Who Is In Charge

Open bargaining bill killed

IllustrationThe five members of the Senate State Affairs Committee listened politely to witnesses and then voted 3-2 Wednesday to kill House Bill 12-1118, which would have required that school district collective bargaining sessions be open to the public.

Also Wednesday, a House committee significantly downsized a bill that would allow expansion of gambling, with part of the proceeds going to community colleges and to scholarships.

Bargaining bill was expected to fall

The panel’s three Democrats provided the majority necessary to kill the measure, which had only Republican sponsors and which was opposed by such traditional Democratic allies as the Colorado Education Association. The bill had passed the House, where Republicans hold a one-vote majority, on a 33-31 vote.

Hearing testimony mirrored much of what was said last month during a House State Affairs Committee session.

Sponsor Sen. Ted Harvey, R-Highlands Ranch, said open negotiations are needed “to make sure that the taxpayers have the ability to come in and see what’s happening with their tax dollars.” He said the bill would help restore public trust in government.

Walt Cooper, Cheyenne Mountain district superintendent and a representative of the Colorado Association of School Executives, opposed the bill, saying the decision to open bargaining sessions should be up to local school boards and unions. Greg Romberg, lobbyist for the Colorado Press Association and Colorado Broadcasters Association, urged passage, saying the bill was a logical extension of the state open meetings law.

Perhaps the most interesting witness was Tiffany Vaughn, who identified herself as a Douglas County teacher and parent. Although she said she’s a member of the Douglas County Federation of Teachers, she was critical of the union. She argued that because negotiations are closed, “We cannot be assured that the AFT union leadership is actually representing us. … Teachers should be able to see if their unions are truly representing them.”

The bill was formally opposed by CASE and CEA. The Colorado Association of School Boards listed itself as “monitoring” the bill, but lobbyists for the Cherry Creek and Littleton districts were registered as opposing the bill.

Districts and unions currently can choose open negotiations, and three districts have that system.

Gaming bill gets pared down

Statehouse observers have been wondering about the prospects for House Bill 12-1280, which originally proposed to allow creation of three locations with video gambling devices, two along the Front Range and one on the Western Slope, with part of the revenues going to community colleges and to college scholarships.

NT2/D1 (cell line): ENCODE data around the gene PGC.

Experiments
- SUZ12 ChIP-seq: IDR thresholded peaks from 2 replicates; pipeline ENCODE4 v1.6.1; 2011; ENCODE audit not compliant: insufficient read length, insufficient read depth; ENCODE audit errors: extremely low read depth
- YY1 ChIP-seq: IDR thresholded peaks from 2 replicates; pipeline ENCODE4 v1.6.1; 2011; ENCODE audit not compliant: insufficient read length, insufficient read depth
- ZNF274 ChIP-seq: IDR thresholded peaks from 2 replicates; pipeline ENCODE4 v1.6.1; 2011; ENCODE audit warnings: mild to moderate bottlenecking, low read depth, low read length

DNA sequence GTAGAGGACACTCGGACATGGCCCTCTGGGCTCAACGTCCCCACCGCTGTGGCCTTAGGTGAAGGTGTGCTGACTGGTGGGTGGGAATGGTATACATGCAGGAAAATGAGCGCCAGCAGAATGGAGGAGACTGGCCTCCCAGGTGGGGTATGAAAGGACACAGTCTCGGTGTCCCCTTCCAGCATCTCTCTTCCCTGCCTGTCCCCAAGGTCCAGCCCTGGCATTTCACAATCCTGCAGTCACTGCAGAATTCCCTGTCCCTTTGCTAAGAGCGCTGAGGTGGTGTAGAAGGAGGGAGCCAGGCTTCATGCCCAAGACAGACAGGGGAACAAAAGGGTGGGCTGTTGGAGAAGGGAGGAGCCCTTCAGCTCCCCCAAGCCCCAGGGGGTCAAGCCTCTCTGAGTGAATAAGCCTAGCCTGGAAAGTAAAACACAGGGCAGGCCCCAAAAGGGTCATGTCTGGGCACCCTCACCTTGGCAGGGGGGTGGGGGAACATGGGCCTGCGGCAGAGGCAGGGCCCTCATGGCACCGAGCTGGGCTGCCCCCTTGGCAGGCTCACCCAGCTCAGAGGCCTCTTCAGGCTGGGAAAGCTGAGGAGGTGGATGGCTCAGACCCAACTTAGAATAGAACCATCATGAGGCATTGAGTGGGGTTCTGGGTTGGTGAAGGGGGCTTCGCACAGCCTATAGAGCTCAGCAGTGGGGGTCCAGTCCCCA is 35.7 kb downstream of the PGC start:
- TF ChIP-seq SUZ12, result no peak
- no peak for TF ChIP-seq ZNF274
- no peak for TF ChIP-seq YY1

Under terms of the original bill, community colleges would get an annual cut of up to $29 million from potential revenues, and a state scholarship fund theoretically would receive as much as $43 million. The Building Excellent Schools Today school construction program also would get a cut of the revenue

The bill was the subject of a lively House Agriculture Committee hearing on Feb. 22, but no vote was taken, apparently because there wasn’t a majority for passage of the bill. (See story about that hearing.)

Cripple Creek
Cripple Creek

Debate over the bill is the latest skirmish in the long-running feud between horse racing interests, primarily a company named Mile High Racing and Entertainment, and casinos in Black Hawk, Central City and Cripple Creek. Casinos fear that allowing video gaming devices in population centers along the Front Range would decimate their business.

The casinos seem to have won a round Wednesday, when the bill came back up in House Agriculture.

Rep. Don Corum, R-Montrose, moved a successful amendment that would limit the bill to one gambling establishment on the Western Slope, erasing any chances that gaming halls would be located in Arapahoe County and Pueblo, as some supporters had hoped. The amendment also requires the casino be located at least 100 miles away from any of the three gambling towns. (Possible locations are thought to be near the fairgrounds in Montrose or Grand Junction.) Corum is one of the prime sponsors of the bipartisan bill.

Reducing the number of potential locations would reduce the expected net revenue from the project to $34 million in 2013-14, raising questions about whether community colleges would get their full $29 million and about how much would be left for a scholarship fund. A successful amendment by Rep. Randy Baumgardner, R-Grand County, would take $4 million a year off the top for state tourism promotion efforts.